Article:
The New Republic Suicide Note

Charles C. W. Cooke reports:

This morning, pretty much the entire editorial staff of the New Republic resigned, in protest at the direction in which the magazine was being taken. Courtesy of Ryan Lizza, here the list of those who have left:

It would have been easier to say who is still there.

In the immediate term, the exodus was sparked by the firing of editor, Franklin Foer, which, per the Daily Beast, was not done kindly:

According to informed sources, Hughes and Vidra didn’t bother to inform Foer that he was out of a job. Instead, the editor was placed in the humiliating position of having to phone Hughes to get confirmation after Gawker.com posted an item at 2:35 p.m. reporting the rumor that Bloomberg Media editor Gabriel Snyder, himself a onetime Gawker editor, had been hired as Foer’s replacement. Yes, it’s true, Hughes sheepishly admitted, notwithstanding that he and Vidra had given Foer repeated assurances that his job was safe.  (Hughes and Vidra didn’t respond to voicemail messages seeking comment.)

Still, as has been made clear by a number of media-watchers, the rot is much, much deeper than that. Contrary the reports of some outlets, this does not seem to have been a battle between modernizers and traditionalists, but rather a fight to the death between those who wished to work for a storied magazine and those who wished to be led by a myopic bunch of clowns who are incapable of speaking in anything other than moronic platitudes….(read more)

The Corner

National Review Online

 


American Studies Association Boycott of Israel is a Travesty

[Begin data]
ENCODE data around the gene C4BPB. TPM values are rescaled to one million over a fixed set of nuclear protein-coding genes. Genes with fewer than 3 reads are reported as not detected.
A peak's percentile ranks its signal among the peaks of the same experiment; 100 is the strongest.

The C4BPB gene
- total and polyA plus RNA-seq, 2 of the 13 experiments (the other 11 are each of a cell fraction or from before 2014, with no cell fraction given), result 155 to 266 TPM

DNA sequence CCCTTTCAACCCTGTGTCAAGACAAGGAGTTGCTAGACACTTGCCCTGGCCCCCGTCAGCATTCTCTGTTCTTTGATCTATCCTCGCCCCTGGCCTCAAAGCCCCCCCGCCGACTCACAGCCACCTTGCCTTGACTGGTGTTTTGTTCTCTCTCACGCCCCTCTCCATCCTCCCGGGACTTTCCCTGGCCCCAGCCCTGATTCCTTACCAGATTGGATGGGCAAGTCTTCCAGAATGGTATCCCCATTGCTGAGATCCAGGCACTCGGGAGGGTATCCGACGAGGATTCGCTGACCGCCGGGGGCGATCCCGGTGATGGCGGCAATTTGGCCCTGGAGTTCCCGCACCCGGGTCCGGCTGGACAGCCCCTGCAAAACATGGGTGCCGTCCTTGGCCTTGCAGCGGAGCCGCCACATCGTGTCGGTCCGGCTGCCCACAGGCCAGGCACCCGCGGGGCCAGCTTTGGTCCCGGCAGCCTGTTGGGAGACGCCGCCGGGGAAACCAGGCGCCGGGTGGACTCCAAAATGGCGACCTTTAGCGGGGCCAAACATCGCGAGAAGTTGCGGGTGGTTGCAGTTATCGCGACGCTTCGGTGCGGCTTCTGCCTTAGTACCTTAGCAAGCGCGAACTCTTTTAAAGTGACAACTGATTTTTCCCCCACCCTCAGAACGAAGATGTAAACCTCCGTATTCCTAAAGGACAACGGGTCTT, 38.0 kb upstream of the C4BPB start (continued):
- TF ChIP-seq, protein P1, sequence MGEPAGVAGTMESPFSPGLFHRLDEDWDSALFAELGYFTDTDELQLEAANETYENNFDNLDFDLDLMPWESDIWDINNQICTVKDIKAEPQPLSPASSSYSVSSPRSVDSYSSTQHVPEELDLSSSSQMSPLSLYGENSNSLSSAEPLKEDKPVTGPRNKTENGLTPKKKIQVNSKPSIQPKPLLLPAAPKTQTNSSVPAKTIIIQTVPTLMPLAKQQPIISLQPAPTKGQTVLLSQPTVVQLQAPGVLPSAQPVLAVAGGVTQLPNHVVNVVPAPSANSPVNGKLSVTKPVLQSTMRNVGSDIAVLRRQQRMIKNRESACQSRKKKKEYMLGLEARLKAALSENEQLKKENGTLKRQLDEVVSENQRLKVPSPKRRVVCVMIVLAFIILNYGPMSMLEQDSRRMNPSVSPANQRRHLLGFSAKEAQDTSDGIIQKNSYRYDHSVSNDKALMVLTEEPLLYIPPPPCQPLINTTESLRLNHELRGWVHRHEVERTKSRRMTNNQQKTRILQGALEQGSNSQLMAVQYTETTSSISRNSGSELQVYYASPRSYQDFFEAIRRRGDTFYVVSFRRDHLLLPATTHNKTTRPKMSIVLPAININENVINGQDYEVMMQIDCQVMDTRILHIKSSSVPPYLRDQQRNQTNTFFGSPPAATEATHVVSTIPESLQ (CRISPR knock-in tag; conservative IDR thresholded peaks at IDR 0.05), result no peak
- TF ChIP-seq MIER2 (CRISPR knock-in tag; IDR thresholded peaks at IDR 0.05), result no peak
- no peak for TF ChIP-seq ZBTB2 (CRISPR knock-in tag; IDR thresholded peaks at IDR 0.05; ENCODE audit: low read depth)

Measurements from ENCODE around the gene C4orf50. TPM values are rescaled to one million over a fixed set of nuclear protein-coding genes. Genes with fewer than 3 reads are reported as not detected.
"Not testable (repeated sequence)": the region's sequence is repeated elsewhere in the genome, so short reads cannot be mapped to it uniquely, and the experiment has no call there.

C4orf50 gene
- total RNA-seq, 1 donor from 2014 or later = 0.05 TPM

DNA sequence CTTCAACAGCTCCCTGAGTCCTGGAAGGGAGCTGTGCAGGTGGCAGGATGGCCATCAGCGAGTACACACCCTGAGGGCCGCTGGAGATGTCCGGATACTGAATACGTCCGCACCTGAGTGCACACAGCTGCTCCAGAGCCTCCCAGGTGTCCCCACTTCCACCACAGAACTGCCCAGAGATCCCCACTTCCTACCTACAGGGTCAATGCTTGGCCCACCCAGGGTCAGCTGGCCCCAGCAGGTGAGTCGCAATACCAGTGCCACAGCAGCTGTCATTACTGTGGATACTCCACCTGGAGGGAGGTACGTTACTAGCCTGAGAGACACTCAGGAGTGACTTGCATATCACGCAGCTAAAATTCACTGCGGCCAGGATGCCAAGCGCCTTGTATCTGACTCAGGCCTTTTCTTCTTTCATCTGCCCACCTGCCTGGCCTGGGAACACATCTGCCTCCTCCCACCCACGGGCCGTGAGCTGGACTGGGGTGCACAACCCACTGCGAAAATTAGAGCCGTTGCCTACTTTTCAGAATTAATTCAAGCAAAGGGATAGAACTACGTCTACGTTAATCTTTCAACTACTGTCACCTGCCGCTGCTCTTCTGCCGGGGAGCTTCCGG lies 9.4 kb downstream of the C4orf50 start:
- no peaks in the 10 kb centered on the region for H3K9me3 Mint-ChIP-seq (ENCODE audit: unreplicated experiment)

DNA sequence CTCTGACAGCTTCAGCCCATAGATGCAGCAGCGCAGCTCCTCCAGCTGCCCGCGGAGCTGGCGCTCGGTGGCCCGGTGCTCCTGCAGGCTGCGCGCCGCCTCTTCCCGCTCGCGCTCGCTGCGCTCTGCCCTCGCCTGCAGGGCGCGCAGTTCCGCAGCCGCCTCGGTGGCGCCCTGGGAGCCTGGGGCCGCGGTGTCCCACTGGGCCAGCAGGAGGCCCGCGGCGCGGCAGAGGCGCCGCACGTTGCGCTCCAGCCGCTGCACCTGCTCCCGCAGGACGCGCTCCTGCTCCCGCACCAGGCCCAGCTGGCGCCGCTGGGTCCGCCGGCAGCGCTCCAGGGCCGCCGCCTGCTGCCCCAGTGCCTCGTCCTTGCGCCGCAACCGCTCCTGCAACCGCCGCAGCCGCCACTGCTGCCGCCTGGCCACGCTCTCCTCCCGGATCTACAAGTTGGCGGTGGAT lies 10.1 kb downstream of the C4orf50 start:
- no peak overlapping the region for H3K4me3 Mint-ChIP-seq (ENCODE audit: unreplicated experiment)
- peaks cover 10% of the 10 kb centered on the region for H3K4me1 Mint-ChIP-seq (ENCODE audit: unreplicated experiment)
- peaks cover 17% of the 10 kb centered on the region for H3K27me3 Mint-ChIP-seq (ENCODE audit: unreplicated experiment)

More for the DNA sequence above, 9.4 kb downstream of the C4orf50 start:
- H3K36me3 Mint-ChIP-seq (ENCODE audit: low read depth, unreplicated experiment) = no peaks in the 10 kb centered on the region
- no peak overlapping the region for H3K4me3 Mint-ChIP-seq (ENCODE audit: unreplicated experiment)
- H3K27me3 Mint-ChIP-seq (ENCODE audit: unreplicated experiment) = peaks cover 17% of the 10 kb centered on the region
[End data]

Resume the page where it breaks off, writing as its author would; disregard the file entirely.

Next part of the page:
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Leon Wieseltier writes:  One has to start somewhere, explained Curtis Marez, an associate professor of ethnic studies at the University of California, San Diego, and a member of the National Council of the American Studies Association (ASA), which had just announced an academic boycott of Israel. He was responding to a reporter’s sensible query about the justice of singling out Israel for punishment when many countries in this heartless world have human rights records that are significantly worse, and his chillingly casual words are a measure of the moral and intellectual vapidity of what the ASA proudly described as “an ethical stance.” In a supporting document called “Answering Questions About the ASA Boycott from Department Chairs, Deans, Administrators,” the ASA instructs its members that its mission is to “make a positive contribution to human understanding” and “support diversity and equity” and “contribute to solving world problems” (there is no mention of scholarship, of course: these people long ago obliterated the distinction between academia and activism), but in truth only one “world problem,” only one problem of “human understanding,” exercises it, and it is the problem of the Palestinians. They and they alone are the universal touchstone of decency. A few hours away from Palestine six million people are refugees in their own country, where they are being bombed by their government, and starving in the snow, and fighting polio; but never mind them, they are not Israel’s victims, and it is the turpitude of the Jewish state, not the actually existing misery in the region and the world, that offends the ASA. Compared with Aleppo, Ramallah is San Diego. But one has to start somewhere.